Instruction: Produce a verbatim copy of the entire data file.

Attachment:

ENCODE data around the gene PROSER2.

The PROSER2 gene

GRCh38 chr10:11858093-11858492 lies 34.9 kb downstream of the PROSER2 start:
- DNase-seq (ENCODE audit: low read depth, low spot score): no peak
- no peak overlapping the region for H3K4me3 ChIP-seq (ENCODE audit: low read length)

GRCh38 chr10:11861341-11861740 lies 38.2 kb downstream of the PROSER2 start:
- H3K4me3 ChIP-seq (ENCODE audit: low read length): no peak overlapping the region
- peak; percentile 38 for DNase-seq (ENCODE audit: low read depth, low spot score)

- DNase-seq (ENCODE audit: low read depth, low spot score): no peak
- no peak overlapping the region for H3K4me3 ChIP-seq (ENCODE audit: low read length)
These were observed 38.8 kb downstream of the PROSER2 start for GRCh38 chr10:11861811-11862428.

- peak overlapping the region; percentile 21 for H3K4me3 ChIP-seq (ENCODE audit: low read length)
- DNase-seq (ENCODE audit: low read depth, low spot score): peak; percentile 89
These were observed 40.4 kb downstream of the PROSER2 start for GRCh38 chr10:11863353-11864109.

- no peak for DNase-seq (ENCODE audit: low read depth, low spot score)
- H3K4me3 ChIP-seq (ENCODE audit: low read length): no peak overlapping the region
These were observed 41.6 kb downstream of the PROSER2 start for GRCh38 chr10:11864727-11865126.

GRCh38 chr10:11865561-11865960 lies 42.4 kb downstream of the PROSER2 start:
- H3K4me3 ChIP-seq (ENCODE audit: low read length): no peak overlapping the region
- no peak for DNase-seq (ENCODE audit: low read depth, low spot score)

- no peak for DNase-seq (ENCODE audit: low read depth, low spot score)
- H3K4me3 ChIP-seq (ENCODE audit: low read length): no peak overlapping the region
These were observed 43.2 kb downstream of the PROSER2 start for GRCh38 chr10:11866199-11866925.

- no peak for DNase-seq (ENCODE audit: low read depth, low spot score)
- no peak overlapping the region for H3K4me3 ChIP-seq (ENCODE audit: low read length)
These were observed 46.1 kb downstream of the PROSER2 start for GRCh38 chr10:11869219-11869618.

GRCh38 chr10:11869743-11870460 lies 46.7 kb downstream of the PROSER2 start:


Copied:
ENCODE data around the gene PROSER2.

The PROSER2 gene

GRCh38 chr10:11858093-11858492 lies 34.9 kb downstream of the PROSER2 start:
- DNase-seq (ENCODE audit: low read depth, low spot score): no peak
- no peak overlapping the region for H3K4me3 ChIP-seq (ENCODE audit: low read length)

GRCh38 chr10:11861341-11861740 lies 38.2 kb downstream of the PROSER2 start:
- H3K4me3 ChIP-seq (ENCODE audit: low read length): no peak overlapping the region
- peak; percentile 38 for DNase-seq (ENCODE audit: low read depth, low spot score)

- DNase-seq (ENCODE audit: low read depth, low spot score): no peak
- no peak overlapping the region for H3K4me3 ChIP-seq (ENCODE audit: low read length)
These were observed 38.8 kb downstream of the PROSER2 start for GRCh38 chr10:11861811-11862428.

- peak overlapping the region; percentile 21 for H3K4me3 ChIP-seq (ENCODE audit: low read length)
- DNase-seq (ENCODE audit: low read depth, low spot score): peak; percentile 89
These were observed 40.4 kb downstream of the PROSER2 start for GRCh38 chr10:11863353-11864109.

- no peak for DNase-seq (ENCODE audit: low read depth, low spot score)
- H3K4me3 ChIP-seq (ENCODE audit: low read length): no peak overlapping the region
These were observed 41.6 kb downstream of the PROSER2 start for GRCh38 chr10:11864727-11865126.

GRCh38 chr10:11865561-11865960 lies 42.4 kb downstream of the PROSER2 start:
- H3K4me3 ChIP-seq (ENCODE audit: low read length): no peak overlapping the region
- no peak for DNase-seq (ENCODE audit: low read depth, low spot score)

- no peak for DNase-seq (ENCODE audit: low read depth, low spot score)
- H3K4me3 ChIP-seq (ENCODE audit: low read length): no peak overlapping the region
These were observed 43.2 kb downstream of the PROSER2 start for GRCh38 chr10:11866199-11866925.

- no peak for DNase-seq (ENCODE audit: low read depth, low spot score)
- no peak overlapping the region for H3K4me3 ChIP-seq (ENCODE audit: low read length)
These were observed 46.1 kb downstream of the PROSER2 start for GRCh38 chr10:11869219-11869618.

GRCh38 chr10:11869743-11870460 lies 46.7 kb downstream of the PROSER2 start: